By David Boardman

Even if you don't pay much attention to politics, you likely know that Pennsylvania has a torrid U.S. Senate race. Whether you're tuned into Designated Survivor, The Daily Show, or da Iggles, you can't avoid the volley of attack commercials between incumbent Republican Pat (Dangerous) Toomey and Democratic challenger Katie (Risky) McGinty.

Control of the Senate could hinge on the outcome, and the parties and their PAC supporters have made this the most expensive congressional race in the nation, at $89 million and counting.

So, with less than a month to Election Day, you might think that journalists would be on high alert to look for and report anything that might help you make your voting choice. You might think that given a rare opportunity to corner one of the candidates alone at the local press club with a roomful of journalists, those journalists would be eager to ask probing questions - the kind of questions candidates don't normally get at prepackaged "Town Halls" - and to report the answers.

And you would certainly think that if the candidate made a notable gaffe, changed his position, or said something newsworthy, you would find it on Twitter instantaneously and explored in more depth on the 11 o'clock news and in the morning newspapers.

In almost any other city, you'd be right. But not in Philly.

For here, the nation's "oldest daily operating press club" - the 124-year-old Pen and Pencil, a charmingly grimy, dark den that exudes Ballantine Beer and Pall Mall cigarettes from its pores - routinely declares such meetings "off the record." That means that anything the candidate says at the club - a place where booze and political chatter flow freely - cannot be shared with the voting public.

That means that unless you were there, you have no idea what Toomey said on Oct. 5. Neither do I, a member of the P&P who didn't attend.

What's wrong with this picture? To Stu Bykofsky, the venerable Daily News columnist who normally pulls no punches on pols, not much. Questioned on whether the ground rules might allow candidates to get away with something, Bykofsky, a longtime P&P stalwart, says, "That's exactly the opposite of our aim . . . It's an attempt to sidestep the public spin and peer into their dark hearts."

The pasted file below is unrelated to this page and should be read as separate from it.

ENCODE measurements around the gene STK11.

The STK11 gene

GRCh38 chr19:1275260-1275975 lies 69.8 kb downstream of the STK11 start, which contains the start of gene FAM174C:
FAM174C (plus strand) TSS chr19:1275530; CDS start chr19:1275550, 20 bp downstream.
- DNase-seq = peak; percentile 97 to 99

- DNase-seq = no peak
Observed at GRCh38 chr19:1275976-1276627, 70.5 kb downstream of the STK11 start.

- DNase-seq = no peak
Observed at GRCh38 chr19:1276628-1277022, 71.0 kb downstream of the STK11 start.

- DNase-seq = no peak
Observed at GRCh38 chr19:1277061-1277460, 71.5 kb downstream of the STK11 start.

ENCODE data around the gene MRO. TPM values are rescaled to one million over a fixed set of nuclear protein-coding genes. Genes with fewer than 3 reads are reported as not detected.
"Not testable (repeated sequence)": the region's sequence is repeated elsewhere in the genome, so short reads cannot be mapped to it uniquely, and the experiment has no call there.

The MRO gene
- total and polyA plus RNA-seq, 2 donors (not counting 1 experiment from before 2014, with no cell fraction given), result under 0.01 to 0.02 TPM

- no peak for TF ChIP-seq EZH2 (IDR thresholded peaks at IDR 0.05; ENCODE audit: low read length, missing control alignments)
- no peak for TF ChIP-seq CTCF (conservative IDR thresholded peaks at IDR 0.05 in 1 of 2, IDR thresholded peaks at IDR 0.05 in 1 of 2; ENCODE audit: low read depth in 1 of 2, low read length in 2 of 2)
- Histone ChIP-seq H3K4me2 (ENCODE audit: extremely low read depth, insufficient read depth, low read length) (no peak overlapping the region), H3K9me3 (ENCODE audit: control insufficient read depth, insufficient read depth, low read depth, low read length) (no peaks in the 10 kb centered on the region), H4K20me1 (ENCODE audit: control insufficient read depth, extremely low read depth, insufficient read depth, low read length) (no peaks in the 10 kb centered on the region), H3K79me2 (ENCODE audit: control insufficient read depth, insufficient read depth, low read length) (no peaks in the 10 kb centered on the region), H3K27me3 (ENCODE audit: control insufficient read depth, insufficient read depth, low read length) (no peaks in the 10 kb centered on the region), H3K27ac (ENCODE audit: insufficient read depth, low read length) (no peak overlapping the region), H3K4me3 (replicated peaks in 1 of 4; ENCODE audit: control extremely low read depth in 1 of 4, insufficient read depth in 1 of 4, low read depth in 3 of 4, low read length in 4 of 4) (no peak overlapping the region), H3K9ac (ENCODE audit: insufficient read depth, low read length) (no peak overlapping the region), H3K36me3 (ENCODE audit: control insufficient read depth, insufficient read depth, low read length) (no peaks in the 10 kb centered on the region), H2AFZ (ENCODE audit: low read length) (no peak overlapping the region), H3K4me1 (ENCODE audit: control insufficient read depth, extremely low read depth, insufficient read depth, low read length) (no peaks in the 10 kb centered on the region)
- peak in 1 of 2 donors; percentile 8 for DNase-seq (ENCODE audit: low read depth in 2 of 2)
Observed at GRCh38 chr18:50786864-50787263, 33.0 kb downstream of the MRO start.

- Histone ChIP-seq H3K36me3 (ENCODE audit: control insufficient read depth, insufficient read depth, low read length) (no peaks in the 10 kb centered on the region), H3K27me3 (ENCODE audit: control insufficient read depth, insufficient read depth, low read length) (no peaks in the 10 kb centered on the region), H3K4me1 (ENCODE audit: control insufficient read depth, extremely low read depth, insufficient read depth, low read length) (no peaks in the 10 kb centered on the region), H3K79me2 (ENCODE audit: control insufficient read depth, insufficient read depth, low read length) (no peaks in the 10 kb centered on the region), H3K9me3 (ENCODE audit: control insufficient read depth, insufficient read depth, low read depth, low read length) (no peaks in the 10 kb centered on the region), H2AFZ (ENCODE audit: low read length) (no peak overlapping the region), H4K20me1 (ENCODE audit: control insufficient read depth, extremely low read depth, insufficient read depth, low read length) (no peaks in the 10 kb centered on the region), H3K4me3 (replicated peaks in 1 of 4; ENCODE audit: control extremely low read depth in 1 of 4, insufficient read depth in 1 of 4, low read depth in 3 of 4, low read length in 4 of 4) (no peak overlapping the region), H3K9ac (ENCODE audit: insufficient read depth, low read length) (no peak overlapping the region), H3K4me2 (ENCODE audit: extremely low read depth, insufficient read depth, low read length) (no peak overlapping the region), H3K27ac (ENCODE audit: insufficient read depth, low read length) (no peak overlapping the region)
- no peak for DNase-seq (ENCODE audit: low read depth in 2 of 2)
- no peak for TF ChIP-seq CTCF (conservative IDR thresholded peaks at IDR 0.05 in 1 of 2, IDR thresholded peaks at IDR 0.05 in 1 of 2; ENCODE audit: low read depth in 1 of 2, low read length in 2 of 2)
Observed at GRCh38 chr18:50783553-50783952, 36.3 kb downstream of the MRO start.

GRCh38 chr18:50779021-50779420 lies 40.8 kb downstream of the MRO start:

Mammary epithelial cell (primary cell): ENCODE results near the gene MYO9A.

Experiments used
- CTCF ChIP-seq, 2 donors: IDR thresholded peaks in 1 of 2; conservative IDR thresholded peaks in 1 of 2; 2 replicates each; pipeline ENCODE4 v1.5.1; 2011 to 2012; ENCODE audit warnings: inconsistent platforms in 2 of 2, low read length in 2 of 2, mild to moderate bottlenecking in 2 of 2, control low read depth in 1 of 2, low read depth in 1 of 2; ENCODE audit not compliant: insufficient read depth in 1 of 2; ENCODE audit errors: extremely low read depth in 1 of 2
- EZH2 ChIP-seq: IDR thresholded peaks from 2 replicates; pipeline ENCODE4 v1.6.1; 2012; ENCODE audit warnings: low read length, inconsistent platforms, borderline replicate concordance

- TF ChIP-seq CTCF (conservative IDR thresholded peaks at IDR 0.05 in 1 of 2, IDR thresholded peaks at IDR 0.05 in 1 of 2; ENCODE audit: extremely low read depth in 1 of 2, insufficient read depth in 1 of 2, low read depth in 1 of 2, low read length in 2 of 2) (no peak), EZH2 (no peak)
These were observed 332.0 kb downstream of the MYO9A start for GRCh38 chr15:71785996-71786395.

But then what? Something to chatter about with fellow scribes over the newsroom water cooler?

For clarity, "off the record," to most journalists, means that a reporter cannot under any circumstances use a source's remarks for publication or broadcast. Occasionally, the arrangement can be a valuable early stage in a sequence that ultimately leads to publishing or broadcasting important, on-the-record news.

But the notion that a group of reporters would routinely grant this privilege to politicians up for election? At best, odd. At worst, an abdication of duty.

What if, for instance, Toomey - who still has not said whether he will support his party's presidential nominee - said something strongly supportive or strongly critical of Donald Trump? What if Toomey revealed a crack in his positions on abortion, or gun control, or fracking?

And in light of the events of the past week in the political world, what if Toomey said something outrageous about women or minorities or puppies or apple pie? Not to suggest that he would, but what if?

We wouldn't know.

"If the subject feels she can speak freely without a 'gotcha' quote popping up on Twitter, that's what we want . . ." said club President Brad Wilson. "Such an occasion can allow [reporters] to learn more about some of the folks they cover and perhaps understand their motivations and what drives them better."

Kelly McBride, a respected media ethicist who is vice president for academic programs for the Poynter Institute for Media Studies, isn't buying.

"It's hard to imagine any logical argument that would support a collective, off-the-record session with someone the public would like to hold accountable," McBride said. "I understand the need for one individual or one news organization to go off the record occasionally, but even this should be rare. It makes me very uneasy when a collective group of journalists from many organizations get together and go off the record."

I've been openly questioning the Pen and Pencil Club's policy since moving to Philly three years ago from Seattle, where I was the editor of the Seattle Times. In my three decades as a journalist, I had    resisted going off the record with sources, and had instructed reporters to do so only as a last resort - especially with elected officials.

The P&P's policy strikes me as a vestige from another era, where reporters and politicians routinely kept each other's secrets. It's one of those "the way we've always done things" artifacts of which Philly culture abounds - male "wenches" in the Mummers Parade, politicians and lobbyists (and, yes, university officials) absconding to New York to cavort together every Christmas season for something called the Pennsylvania Society.

Philly journalists, it's time to enter the 21st century. Next time a politician speaks at your club, take out those pens and pencils and smartphones proudly and let the rest of us in on the conversation.

David Boardman is dean of the School of Media and Communication, Temple University. He is a member of the Board of Managers of the Institute for Journalism in New Media, the nonprofit of which the Philadelphia Media Network is a subsidiary.